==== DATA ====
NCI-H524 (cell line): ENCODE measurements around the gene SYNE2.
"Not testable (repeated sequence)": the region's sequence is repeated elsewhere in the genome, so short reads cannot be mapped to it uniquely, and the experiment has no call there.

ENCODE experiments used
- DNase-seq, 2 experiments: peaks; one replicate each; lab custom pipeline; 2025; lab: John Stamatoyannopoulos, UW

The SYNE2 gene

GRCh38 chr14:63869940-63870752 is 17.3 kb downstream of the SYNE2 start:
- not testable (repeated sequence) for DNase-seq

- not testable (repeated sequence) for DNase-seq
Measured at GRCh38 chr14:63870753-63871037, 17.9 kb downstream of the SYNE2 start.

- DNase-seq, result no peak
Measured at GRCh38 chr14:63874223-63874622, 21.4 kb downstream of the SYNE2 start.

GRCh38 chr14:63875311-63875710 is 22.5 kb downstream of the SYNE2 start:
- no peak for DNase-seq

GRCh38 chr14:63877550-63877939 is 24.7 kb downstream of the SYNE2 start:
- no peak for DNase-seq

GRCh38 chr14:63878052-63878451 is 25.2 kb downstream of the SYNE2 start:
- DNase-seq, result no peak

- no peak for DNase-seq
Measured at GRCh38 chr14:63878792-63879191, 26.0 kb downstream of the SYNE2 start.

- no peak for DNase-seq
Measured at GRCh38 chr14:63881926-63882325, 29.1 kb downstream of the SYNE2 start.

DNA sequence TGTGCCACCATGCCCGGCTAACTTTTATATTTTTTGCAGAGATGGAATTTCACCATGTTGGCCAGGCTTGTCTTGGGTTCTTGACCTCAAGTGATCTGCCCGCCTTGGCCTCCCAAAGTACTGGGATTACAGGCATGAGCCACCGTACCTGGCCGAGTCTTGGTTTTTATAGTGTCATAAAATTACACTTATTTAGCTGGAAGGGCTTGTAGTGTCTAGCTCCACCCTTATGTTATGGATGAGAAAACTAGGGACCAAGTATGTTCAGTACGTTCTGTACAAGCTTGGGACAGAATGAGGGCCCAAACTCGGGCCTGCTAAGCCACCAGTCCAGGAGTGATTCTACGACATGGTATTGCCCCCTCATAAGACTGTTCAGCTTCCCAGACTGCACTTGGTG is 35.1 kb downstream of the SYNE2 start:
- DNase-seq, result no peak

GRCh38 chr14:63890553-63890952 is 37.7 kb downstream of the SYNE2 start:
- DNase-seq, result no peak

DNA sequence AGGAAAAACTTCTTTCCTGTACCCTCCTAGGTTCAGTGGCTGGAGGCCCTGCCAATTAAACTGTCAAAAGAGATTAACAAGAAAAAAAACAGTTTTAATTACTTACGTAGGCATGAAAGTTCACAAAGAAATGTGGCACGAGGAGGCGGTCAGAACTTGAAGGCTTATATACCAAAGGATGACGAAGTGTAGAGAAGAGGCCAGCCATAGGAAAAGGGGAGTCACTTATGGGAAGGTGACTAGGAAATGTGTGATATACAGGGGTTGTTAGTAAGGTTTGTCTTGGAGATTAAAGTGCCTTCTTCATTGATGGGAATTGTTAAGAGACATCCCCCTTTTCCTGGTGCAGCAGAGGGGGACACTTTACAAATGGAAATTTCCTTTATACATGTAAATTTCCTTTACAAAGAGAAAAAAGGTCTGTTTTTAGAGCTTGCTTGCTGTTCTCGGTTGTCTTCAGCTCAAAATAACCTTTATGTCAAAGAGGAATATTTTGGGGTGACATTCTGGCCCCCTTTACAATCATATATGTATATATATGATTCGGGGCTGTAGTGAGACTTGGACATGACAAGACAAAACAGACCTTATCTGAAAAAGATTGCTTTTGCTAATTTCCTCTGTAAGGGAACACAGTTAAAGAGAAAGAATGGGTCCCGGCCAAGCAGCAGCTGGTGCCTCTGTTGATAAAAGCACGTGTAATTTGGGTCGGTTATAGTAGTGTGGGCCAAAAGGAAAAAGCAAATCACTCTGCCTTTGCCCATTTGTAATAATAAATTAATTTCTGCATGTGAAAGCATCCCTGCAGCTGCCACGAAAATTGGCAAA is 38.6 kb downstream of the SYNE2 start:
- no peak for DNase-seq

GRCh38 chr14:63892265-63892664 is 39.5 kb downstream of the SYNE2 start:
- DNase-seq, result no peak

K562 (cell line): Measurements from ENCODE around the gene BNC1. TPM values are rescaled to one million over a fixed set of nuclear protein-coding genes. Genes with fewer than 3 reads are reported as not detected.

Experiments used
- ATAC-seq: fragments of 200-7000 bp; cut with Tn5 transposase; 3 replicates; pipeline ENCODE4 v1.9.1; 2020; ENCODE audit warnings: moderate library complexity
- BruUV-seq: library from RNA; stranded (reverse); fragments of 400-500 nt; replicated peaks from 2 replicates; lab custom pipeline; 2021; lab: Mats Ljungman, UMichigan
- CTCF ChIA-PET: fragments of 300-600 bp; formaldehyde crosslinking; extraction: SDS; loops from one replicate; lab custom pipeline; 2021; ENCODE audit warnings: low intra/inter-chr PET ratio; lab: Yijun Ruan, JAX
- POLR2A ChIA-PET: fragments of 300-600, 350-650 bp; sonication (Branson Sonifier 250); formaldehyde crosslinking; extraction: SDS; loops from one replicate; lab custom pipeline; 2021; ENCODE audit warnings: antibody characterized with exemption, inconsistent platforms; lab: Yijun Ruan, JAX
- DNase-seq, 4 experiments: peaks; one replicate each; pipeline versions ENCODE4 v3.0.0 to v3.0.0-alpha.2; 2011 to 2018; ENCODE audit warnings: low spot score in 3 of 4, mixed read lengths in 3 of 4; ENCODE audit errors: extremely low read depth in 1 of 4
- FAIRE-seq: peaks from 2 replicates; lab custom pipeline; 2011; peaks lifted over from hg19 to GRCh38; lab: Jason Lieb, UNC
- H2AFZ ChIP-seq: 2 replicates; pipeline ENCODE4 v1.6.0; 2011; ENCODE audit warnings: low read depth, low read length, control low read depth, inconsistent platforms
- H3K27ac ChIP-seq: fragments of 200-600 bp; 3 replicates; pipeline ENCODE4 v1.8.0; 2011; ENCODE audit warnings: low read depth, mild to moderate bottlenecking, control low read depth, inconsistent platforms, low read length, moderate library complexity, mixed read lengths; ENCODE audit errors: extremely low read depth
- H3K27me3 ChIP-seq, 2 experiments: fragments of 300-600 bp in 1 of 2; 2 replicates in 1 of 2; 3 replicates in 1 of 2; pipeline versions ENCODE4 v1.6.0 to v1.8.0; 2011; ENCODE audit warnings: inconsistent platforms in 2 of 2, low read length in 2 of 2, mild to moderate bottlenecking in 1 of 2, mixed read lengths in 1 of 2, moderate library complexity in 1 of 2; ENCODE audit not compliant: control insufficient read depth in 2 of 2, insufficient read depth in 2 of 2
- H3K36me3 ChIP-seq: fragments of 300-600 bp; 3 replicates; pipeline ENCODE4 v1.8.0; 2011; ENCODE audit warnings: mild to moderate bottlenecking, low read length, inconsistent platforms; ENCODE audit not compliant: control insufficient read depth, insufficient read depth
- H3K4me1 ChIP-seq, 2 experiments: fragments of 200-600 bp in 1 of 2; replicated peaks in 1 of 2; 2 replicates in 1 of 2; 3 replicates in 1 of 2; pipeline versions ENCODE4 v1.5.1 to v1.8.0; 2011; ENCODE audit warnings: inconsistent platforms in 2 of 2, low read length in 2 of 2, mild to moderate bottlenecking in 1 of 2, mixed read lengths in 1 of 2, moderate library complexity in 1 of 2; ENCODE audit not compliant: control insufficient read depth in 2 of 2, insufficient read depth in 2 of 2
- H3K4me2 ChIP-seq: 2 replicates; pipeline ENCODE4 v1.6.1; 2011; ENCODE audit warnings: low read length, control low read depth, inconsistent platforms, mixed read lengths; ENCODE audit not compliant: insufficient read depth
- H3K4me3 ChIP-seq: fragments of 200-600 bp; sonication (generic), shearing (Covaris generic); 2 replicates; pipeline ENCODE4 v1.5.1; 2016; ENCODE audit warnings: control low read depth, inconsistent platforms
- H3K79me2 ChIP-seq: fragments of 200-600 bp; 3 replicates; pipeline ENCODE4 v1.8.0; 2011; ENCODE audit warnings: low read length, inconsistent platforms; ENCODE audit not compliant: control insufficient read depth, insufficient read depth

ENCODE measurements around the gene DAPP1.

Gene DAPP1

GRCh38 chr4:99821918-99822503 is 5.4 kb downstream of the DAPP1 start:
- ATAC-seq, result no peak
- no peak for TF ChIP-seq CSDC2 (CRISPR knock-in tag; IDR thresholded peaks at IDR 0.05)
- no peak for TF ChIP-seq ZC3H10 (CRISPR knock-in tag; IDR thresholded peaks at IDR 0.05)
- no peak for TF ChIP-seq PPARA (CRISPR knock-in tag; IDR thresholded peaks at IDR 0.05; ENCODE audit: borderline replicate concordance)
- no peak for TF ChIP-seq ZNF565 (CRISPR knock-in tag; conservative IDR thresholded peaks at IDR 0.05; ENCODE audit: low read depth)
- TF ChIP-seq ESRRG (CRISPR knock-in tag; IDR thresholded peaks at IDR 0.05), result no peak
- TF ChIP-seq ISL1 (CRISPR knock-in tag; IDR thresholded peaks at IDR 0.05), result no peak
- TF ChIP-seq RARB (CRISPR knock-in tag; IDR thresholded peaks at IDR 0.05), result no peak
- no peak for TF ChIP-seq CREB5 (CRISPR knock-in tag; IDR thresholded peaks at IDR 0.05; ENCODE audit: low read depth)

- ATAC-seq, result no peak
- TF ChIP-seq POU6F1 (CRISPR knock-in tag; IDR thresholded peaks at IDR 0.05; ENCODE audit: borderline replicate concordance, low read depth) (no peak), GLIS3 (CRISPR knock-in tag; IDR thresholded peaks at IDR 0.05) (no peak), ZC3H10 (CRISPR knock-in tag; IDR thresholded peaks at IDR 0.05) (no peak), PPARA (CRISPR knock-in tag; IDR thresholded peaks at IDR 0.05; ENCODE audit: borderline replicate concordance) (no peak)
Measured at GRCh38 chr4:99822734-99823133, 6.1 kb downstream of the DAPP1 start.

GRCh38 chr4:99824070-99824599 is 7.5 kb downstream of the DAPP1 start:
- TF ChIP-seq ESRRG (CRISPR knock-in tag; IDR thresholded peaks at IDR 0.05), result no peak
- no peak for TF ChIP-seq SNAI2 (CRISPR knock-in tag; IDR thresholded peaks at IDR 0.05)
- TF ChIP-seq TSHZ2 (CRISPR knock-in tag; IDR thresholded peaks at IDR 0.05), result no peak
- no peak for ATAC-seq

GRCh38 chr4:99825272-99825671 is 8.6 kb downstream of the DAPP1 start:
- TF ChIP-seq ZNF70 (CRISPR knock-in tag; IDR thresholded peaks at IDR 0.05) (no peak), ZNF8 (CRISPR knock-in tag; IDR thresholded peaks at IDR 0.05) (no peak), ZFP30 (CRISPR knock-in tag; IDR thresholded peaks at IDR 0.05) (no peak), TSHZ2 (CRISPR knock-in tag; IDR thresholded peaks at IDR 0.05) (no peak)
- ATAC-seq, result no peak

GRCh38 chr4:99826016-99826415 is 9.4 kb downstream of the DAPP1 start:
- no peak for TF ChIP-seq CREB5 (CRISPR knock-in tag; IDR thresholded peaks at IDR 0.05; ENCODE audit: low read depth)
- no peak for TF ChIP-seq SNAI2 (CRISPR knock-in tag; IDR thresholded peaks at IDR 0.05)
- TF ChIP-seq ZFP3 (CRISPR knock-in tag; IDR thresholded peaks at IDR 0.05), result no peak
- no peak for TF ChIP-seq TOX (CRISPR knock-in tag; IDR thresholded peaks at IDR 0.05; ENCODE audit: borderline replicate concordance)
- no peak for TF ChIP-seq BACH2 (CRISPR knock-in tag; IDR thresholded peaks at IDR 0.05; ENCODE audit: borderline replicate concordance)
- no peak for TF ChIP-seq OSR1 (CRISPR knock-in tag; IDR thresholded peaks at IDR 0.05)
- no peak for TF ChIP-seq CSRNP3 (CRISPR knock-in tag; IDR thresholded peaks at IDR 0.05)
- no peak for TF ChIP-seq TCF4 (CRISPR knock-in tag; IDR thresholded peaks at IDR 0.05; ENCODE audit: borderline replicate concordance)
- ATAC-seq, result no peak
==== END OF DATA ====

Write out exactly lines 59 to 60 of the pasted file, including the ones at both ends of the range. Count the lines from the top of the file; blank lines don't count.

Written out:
- TF ChIP-seq POU6F1 (CRISPR knock-in tag; IDR thresholded peaks at IDR 0.05; ENCODE audit: borderline replicate concordance, low read depth) (no peak), GLIS3 (CRISPR knock-in tag; IDR thresholded peaks at IDR 0.05) (no peak), ZC3H10 (CRISPR knock-in tag; IDR thresholded peaks at IDR 0.05) (no peak), PPARA (CRISPR knock-in tag; IDR thresholded peaks at IDR 0.05; ENCODE audit: borderline replicate concordance) (no peak)
Measured at GRCh38 chr4:99822734-99823133, 6.1 kb downstream of the DAPP1 start.